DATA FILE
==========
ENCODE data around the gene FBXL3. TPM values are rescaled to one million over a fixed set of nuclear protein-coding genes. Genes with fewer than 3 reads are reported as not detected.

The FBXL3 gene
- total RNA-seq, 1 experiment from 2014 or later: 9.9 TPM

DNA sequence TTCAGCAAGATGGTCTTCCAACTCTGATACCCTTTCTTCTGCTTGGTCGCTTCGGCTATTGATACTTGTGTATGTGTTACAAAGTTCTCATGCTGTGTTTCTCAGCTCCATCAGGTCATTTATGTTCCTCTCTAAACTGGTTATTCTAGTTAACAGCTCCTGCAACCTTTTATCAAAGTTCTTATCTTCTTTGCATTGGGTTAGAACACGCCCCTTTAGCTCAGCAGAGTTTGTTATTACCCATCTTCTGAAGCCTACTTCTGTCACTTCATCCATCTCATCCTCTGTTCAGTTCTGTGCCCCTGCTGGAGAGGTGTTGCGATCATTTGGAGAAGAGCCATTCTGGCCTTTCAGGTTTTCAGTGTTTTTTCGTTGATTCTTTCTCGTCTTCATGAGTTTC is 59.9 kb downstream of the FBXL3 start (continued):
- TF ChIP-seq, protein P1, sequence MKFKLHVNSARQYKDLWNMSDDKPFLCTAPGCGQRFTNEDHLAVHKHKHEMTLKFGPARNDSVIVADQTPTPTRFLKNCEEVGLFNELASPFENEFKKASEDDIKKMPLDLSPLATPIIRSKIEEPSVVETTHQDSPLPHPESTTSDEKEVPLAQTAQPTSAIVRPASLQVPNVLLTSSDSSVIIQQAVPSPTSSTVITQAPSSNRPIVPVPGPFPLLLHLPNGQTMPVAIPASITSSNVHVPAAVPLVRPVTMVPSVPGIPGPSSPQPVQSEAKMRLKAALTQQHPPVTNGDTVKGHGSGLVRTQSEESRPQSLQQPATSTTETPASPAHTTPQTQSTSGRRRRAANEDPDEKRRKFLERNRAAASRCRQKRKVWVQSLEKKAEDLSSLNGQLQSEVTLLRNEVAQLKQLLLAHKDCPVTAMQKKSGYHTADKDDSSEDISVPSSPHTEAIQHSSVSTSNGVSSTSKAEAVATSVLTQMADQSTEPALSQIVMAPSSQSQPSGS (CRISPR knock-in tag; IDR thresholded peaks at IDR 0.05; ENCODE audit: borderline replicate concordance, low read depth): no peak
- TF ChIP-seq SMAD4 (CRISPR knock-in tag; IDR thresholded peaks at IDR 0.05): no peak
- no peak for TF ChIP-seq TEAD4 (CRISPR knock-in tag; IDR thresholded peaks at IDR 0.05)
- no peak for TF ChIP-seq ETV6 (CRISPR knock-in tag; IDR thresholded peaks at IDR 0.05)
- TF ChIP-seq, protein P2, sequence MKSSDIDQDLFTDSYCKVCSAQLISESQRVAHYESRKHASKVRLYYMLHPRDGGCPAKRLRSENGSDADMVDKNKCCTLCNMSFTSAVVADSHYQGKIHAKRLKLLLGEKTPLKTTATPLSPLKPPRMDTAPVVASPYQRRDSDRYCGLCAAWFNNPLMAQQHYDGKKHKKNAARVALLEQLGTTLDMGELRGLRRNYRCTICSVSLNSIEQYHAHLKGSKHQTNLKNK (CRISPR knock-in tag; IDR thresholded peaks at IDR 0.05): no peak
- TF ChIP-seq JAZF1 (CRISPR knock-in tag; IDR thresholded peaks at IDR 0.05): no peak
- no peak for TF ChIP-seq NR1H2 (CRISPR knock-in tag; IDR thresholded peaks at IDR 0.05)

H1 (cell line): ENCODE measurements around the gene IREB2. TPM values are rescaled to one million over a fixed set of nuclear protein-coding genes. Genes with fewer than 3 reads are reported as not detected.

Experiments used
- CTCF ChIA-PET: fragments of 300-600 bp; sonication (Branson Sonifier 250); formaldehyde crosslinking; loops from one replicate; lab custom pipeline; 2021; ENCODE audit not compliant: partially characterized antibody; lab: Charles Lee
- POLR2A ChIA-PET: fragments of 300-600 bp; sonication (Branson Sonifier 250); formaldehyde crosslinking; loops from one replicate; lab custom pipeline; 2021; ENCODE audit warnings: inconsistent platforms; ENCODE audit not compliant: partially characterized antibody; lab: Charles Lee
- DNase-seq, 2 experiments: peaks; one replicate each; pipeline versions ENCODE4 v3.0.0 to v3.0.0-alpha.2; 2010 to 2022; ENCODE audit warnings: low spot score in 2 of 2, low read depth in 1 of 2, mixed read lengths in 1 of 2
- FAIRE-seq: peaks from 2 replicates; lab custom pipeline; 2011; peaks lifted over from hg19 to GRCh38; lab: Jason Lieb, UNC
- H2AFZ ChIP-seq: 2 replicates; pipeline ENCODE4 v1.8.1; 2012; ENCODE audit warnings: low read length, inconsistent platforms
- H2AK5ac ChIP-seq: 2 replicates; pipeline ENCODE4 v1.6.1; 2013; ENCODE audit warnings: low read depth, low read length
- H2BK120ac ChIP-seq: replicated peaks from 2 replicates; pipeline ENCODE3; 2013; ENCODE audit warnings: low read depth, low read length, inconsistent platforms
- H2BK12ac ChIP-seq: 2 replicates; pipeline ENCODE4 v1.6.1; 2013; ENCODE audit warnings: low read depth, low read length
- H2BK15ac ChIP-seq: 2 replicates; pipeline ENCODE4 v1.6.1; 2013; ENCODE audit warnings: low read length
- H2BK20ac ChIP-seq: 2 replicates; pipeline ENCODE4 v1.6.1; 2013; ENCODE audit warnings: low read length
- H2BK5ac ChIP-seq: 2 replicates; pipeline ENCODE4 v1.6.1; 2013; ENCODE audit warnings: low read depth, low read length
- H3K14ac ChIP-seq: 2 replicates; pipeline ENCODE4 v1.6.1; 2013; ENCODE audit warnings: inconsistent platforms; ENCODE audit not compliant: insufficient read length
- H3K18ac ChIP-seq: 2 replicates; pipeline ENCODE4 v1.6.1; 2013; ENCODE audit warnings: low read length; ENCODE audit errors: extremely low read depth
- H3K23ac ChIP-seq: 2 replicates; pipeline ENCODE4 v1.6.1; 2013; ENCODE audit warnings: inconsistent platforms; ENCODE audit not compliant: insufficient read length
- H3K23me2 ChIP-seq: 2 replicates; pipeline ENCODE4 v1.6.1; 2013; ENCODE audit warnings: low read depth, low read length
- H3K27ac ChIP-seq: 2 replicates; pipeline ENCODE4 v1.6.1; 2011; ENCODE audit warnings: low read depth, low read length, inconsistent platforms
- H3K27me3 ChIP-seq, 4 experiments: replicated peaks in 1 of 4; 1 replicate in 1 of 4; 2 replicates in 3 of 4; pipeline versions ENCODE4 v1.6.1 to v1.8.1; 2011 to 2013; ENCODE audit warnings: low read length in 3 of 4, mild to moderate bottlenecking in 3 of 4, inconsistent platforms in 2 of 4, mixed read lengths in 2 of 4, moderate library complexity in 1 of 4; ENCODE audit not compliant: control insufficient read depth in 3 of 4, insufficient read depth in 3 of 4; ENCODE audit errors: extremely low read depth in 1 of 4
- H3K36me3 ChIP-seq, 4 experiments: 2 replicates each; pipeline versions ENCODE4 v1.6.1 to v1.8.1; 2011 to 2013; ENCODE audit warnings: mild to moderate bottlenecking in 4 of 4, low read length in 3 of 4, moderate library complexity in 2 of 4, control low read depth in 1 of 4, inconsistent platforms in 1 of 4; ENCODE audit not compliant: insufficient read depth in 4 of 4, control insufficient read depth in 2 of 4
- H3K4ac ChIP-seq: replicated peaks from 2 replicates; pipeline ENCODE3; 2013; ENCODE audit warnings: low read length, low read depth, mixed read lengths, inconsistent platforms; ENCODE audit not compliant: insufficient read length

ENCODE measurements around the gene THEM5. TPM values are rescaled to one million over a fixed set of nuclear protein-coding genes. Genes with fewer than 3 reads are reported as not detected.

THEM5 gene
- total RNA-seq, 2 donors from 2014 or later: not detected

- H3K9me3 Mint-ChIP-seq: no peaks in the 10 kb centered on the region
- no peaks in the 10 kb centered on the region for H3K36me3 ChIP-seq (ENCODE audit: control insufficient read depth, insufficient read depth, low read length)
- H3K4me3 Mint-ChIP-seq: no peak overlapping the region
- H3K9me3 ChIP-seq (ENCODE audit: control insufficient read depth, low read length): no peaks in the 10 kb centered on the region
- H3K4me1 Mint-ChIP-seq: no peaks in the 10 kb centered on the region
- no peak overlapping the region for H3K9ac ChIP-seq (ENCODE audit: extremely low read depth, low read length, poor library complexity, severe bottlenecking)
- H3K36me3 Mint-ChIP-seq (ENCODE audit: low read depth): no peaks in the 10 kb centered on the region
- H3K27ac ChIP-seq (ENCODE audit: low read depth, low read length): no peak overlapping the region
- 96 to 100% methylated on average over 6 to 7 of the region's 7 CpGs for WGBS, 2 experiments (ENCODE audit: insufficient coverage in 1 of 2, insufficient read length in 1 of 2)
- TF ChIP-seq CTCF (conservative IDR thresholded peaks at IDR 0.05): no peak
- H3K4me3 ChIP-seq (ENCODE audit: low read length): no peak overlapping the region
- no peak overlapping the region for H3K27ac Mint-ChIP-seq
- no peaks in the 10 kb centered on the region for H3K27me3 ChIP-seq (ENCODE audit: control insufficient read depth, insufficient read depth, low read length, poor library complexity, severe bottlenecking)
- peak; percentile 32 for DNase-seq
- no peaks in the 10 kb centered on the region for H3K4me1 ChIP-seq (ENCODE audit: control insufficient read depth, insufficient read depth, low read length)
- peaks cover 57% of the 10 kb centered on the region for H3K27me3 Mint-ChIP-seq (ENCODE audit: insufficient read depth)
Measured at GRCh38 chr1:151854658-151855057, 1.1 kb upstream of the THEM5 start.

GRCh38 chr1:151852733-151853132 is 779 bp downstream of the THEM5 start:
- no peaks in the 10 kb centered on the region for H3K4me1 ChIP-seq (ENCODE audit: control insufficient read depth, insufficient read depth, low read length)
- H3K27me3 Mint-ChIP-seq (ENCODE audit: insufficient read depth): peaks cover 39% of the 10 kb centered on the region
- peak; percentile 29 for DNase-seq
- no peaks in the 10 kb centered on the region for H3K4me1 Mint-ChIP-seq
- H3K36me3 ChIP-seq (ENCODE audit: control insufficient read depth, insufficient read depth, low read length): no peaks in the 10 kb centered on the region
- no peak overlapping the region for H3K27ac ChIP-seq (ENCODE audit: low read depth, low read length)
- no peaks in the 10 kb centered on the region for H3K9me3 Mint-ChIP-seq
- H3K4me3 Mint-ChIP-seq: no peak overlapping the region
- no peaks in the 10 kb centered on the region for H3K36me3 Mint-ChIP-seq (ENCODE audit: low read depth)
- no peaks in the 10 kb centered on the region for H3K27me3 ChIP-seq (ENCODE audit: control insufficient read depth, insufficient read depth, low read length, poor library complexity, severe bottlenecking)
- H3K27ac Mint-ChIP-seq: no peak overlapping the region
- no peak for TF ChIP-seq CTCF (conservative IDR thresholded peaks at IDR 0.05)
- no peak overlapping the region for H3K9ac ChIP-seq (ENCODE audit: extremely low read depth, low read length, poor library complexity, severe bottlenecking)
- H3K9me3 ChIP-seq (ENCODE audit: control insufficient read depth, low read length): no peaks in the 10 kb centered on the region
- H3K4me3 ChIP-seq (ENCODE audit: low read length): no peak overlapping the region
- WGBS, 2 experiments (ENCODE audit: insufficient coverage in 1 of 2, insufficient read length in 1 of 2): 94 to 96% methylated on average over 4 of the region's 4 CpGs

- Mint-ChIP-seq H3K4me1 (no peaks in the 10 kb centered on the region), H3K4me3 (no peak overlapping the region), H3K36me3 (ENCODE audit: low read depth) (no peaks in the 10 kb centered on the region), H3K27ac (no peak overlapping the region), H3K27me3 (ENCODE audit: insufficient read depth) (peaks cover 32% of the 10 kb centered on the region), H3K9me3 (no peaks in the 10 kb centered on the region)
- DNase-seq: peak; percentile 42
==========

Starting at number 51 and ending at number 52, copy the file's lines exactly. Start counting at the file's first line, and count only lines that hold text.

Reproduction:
- peaks cover 57% of the 10 kb centered on the region for H3K27me3 Mint-ChIP-seq (ENCODE audit: insufficient read depth)
Measured at GRCh38 chr1:151854658-151855057, 1.1 kb upstream of the THEM5 start.